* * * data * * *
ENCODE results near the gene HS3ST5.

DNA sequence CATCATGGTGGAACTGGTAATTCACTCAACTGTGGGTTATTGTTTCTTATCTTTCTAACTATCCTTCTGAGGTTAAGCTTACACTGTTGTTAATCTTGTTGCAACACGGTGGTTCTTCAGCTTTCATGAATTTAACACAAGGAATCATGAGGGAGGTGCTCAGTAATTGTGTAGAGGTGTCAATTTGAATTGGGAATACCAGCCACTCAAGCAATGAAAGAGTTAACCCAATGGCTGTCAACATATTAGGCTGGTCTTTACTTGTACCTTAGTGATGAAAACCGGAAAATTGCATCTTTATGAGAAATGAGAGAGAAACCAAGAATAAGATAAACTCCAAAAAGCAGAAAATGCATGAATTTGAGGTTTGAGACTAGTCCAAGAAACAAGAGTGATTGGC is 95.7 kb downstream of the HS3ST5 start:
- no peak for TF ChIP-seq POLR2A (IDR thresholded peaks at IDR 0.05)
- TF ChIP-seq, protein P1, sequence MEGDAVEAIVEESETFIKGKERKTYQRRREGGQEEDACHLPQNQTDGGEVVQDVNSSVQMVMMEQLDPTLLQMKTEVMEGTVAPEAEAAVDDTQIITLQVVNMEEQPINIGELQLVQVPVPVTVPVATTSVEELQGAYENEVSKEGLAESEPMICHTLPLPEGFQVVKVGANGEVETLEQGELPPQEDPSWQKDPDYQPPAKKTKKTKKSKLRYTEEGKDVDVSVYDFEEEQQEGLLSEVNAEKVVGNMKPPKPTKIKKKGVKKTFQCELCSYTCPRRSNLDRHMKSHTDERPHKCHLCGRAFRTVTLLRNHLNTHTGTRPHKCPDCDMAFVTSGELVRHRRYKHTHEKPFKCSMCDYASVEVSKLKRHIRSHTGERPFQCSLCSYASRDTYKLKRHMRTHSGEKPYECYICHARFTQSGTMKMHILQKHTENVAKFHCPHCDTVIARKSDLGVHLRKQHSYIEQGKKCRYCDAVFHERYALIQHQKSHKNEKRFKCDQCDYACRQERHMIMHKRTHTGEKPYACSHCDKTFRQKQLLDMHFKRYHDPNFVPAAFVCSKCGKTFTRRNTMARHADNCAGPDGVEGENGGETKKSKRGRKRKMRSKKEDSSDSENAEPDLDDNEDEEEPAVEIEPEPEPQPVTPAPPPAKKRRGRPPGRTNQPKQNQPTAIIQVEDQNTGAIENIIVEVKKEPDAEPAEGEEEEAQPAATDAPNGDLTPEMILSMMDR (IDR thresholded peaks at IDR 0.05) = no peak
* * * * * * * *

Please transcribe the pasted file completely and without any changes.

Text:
ENCODE results near the gene HS3ST5.

DNA sequence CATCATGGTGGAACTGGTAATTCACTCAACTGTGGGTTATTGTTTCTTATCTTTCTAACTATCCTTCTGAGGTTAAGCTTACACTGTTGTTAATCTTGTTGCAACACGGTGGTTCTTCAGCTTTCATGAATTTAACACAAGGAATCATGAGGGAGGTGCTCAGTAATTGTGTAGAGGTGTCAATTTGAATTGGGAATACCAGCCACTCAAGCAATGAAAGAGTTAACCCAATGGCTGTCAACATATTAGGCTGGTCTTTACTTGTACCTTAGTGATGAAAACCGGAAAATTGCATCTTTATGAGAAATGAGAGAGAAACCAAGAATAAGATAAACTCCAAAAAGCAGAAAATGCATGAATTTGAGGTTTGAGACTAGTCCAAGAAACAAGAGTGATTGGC is 95.7 kb downstream of the HS3ST5 start:
- no peak for TF ChIP-seq POLR2A (IDR thresholded peaks at IDR 0.05)
- TF ChIP-seq, protein P1, sequence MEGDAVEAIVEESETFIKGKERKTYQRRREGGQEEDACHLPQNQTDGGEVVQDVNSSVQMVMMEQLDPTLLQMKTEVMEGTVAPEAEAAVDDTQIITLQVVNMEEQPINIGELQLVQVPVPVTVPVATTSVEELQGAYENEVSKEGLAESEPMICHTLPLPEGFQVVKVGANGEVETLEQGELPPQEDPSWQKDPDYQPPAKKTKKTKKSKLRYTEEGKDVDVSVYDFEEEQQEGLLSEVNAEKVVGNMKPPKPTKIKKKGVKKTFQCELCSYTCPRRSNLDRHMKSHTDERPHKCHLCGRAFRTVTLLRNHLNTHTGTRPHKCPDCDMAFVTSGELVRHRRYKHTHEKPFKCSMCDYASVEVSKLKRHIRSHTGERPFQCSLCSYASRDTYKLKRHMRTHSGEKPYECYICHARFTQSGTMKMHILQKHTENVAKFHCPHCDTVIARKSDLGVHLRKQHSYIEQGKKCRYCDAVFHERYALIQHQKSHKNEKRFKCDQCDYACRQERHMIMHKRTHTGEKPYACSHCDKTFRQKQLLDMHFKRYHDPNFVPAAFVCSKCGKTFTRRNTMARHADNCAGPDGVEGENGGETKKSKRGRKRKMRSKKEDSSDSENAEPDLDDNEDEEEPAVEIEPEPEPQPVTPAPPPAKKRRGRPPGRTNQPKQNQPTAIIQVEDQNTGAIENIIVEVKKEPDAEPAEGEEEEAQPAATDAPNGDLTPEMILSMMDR (IDR thresholded peaks at IDR 0.05) = no peak